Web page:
By Jo Mathis
Brad Thomson says he finally understands what his high school humanities teacher meant when he said, “If you have a job you love, you will never have to work a day in your life.”
The Ann Arbor native, who launched his own immigration law practice a year ago, says he could not be happier with his decision. Not only has all his pro bono work resulted in a business that is already thriving, but he says he cannot imagine doing anything more rewarding.
“Definitely the most satisfying part of my job is helping unite families, whether that means bringing a relative from overseas here to the United States or preventing a family from being torn apart,” says Thomson.
He also likes the fact that no two days are the same. One day he might be meeting a client at Immigration Court in Detroit. The next, he might meet with a client detained in one of the three main immigrant jails in Monroe, Battle Creek, or Port Huron. Or he will be meeting with a child’s principal.
Thomson said immigration is one of the most complicated areas of law.
“Everyone’s in agreement that there needs to be some kind of change to make it function,” he says. “There have been a lot of steps in the right direction recently, specifically with this Dream announcement for children who were brought here by their parents who don't even know their native country. For them to finally be able to get a work permit, and more importantly, to attend a university and have a career here, is huge.
“It opens up the American dream to them, which previously wasn’t there.”
The main niches are family immigration, employment immigration, and asylum and deportation defense.
In college, Thomson thought he wanted to be a teacher. But he could never find one subject he found interesting enough to become certified.
“Until I found immigration law,” he says. “That was the first time I fell in love with a subject where I thought, ‘I could do this for the rest of my life and never get bored.’”
But after college — and before he found immigration law — he saved up enough money as a substitute teacher/server/babysitter to live in Costa Rica and Honduras for a few months.
Living with host families, he bathed in a bucket of cold water, and sometimes went to bed hungry. All the while, he was gaining insights into the struggles of those who live in poverty, he says.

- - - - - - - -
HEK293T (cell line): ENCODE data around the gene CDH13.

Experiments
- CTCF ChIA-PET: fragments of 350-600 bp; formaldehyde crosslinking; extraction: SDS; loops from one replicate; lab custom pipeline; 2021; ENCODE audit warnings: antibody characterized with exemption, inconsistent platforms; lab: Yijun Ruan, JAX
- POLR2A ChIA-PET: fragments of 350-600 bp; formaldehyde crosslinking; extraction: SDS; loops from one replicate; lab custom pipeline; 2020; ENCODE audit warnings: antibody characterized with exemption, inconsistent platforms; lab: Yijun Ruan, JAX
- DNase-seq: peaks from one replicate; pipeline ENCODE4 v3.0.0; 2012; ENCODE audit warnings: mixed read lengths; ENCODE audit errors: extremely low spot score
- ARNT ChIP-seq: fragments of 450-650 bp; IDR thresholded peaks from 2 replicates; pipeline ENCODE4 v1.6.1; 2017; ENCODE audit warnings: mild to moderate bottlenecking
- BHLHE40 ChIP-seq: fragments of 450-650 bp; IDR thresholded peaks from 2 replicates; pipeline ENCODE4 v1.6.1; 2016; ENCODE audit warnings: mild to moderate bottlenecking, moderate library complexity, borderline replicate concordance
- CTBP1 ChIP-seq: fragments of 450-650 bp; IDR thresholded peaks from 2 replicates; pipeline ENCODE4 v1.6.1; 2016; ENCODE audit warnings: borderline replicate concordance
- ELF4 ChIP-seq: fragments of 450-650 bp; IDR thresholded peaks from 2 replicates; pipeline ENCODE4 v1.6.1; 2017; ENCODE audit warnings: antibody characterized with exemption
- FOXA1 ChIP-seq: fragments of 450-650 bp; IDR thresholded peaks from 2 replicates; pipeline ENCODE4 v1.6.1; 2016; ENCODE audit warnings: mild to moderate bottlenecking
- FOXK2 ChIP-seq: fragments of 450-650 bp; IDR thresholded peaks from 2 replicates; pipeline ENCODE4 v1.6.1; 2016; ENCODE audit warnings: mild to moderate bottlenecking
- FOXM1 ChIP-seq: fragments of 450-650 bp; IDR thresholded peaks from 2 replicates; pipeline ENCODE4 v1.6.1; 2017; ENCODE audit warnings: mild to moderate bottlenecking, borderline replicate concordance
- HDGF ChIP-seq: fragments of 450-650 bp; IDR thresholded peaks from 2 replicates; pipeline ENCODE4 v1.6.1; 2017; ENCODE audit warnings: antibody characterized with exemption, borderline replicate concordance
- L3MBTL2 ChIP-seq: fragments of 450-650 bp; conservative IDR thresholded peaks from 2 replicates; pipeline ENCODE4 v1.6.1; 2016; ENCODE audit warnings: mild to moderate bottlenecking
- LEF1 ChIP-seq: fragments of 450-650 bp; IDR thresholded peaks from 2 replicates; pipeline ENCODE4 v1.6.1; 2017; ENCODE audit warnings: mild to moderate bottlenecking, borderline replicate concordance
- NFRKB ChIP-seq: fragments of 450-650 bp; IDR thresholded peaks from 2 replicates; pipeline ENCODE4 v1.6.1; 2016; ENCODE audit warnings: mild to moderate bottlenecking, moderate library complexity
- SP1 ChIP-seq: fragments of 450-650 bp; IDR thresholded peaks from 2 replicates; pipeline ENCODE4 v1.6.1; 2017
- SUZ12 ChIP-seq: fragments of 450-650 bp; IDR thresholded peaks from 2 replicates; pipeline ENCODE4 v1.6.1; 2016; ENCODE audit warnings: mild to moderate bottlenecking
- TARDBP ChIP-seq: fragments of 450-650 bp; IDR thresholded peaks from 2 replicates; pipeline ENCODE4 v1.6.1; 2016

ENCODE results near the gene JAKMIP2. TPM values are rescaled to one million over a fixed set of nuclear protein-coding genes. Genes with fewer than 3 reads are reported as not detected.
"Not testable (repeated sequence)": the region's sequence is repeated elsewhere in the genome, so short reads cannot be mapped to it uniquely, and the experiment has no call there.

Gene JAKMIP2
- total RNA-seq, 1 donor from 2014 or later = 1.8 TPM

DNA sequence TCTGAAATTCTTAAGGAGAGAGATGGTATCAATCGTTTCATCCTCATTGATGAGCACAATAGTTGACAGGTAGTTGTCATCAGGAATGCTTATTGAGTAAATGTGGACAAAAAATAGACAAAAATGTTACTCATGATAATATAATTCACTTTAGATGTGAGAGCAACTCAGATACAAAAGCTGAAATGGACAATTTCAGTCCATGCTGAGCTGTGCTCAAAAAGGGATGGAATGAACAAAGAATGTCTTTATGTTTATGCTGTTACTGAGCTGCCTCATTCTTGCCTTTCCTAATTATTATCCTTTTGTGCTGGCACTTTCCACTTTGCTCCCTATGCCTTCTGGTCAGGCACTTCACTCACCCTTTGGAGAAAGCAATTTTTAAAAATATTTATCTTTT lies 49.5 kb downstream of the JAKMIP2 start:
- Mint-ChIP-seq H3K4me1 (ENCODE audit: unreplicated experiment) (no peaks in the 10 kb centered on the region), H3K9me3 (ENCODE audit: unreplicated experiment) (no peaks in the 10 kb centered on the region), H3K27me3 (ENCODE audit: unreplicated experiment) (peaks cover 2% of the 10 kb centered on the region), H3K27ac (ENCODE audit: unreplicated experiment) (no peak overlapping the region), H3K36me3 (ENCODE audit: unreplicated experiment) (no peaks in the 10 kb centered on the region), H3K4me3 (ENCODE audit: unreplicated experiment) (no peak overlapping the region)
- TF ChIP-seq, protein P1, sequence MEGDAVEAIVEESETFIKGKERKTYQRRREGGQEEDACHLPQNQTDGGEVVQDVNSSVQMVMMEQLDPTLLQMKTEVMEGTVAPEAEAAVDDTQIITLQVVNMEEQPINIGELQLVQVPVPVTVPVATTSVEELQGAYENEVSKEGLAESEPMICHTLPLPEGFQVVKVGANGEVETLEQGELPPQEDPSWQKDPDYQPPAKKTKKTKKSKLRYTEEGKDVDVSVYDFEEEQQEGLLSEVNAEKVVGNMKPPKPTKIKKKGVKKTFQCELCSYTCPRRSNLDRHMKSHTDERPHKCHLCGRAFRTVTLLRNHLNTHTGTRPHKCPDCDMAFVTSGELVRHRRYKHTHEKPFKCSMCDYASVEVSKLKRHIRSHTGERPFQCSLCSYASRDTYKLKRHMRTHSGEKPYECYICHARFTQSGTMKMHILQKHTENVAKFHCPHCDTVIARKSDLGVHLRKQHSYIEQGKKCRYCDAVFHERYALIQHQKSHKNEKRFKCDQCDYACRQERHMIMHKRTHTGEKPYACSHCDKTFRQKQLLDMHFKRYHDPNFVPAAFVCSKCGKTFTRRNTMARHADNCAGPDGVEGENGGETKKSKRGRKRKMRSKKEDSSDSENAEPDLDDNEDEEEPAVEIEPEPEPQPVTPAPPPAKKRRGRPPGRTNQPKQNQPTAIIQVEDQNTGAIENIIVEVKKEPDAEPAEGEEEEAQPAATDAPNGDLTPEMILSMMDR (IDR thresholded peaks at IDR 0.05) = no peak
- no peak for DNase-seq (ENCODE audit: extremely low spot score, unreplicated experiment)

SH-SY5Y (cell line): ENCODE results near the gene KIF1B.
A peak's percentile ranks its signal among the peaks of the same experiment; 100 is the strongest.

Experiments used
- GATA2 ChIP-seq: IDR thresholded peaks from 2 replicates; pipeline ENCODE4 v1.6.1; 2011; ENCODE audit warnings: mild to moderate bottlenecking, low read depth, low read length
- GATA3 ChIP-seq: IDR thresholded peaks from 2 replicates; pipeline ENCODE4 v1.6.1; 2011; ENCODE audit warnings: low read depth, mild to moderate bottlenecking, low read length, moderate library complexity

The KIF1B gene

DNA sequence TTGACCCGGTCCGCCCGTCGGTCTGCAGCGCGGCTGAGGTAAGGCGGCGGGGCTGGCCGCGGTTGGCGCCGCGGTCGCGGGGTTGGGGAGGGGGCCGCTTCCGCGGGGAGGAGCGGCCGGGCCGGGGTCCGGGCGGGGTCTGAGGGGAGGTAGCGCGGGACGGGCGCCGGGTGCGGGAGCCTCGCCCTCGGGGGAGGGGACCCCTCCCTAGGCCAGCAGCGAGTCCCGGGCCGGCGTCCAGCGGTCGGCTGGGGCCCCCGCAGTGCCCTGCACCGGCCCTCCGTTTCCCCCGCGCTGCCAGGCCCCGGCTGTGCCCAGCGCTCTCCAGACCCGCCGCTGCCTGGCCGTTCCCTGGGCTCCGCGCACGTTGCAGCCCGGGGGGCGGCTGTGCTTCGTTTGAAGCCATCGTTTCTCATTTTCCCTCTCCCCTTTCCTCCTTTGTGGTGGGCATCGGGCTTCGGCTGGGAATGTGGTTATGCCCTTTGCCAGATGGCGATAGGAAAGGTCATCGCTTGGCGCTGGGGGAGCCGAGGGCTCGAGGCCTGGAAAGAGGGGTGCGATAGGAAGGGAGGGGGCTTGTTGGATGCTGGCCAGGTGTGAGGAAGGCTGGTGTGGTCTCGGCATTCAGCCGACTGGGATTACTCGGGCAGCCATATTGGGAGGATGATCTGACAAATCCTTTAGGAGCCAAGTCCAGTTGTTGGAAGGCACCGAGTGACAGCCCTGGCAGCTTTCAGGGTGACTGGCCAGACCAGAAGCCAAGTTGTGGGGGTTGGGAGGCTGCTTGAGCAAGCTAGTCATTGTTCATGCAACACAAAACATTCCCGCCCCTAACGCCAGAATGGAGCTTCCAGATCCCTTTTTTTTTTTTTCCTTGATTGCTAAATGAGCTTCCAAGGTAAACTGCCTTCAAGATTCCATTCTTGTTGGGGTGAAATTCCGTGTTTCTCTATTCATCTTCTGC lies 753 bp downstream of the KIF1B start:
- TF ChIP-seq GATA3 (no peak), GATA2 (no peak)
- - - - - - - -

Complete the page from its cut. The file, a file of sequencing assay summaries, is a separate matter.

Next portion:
Back home in Ann Arbor, he lived with his best friend, a refugee from El Salvador who was working as an immigration paralegal.
“I was literally getting jealous just hearing about what he did at work,” he recalls.
So he applied for a position as an AmeriCorps Vista volunteer to relocate refugees in Miami.
“I was making a stipend of $800 a month, which comes out to $5 an hour trying to survive in the most materialistic place in the world,” he says. “It was a rough year. But it was great in that it helped me realize this is what I want to do with my life.”
Thompson recalls interviewing 14-year-old Jean Alvarez, and learning that corrupt Haitian government officials had murdered both of his parents. He found it hard to believe that Jean --with a 4.0 GPA and perfect behavior marks in school--was facing deportation to a dangerous country where he no longer had family.
“This interview was a pivotal experience in my life and it sealed my decision to pursue a career in immigration law,” he says. “Most importantly, the interview demonstrated the profound impact that I, as an immigration attorney, could potentially have in someone’s life. “
Back in Michigan, he took the LSAT, clerked at Hooper Hathaway law firm, and enrolled in the Wayne State Law School.
The summer before his first year of law school, he moved to the southern coast of Mexico in order to perfect his Spanish. That decision changed his life because he met his future wife, Mercedes, at her family’s small market when he stopped in to buy a Popsicle after boogey boarding.
He brought her to Ann Arbor on a fiancée visa.
While attending law school and for a while afterwards, he worked for immigration attorneys. That work confirmed his desire to work on family and deportation defense for the Spanish-speaking population.
When he opened his office in a professional building on Packard Road, Thomson gave pro bono consultations at know-your-rights events sponsored by immigration nonprofits at local churches. He says he was the only immigration attorney to show up at every event. So the nonprofits, realizing he was honest and had a passion for the cause, would later send him clients. He also got to know the pastors from churches with large Spanish populations. And referrals from satisfied clients also add up.
“It’s a topic of importance to native Spanish speakers because of how many undocumented people live here and because of how complex the immigration process is,” he says.
Thomson and his wife now have a 18-month-old son, Ayden. They live in an apartment up the street, which makes it convenient to walk when he does not want to drive his mo-ped or pick-up truck.
Thomson says his recent journey as an entrepreneur has been a challenge rooted in the country’s history of immigrants pursuing the American dream.
“Pretty much everybody here at some point came here as immigrants,” he says. “My family came here seven generations ago escaping religious persecution. I’m the first generation since 1747 not to grow up on a family farm.
“My American dream is being able to have a job I love. And the reason I love it is because I create these opportunities for other people to fulfill their American dream.”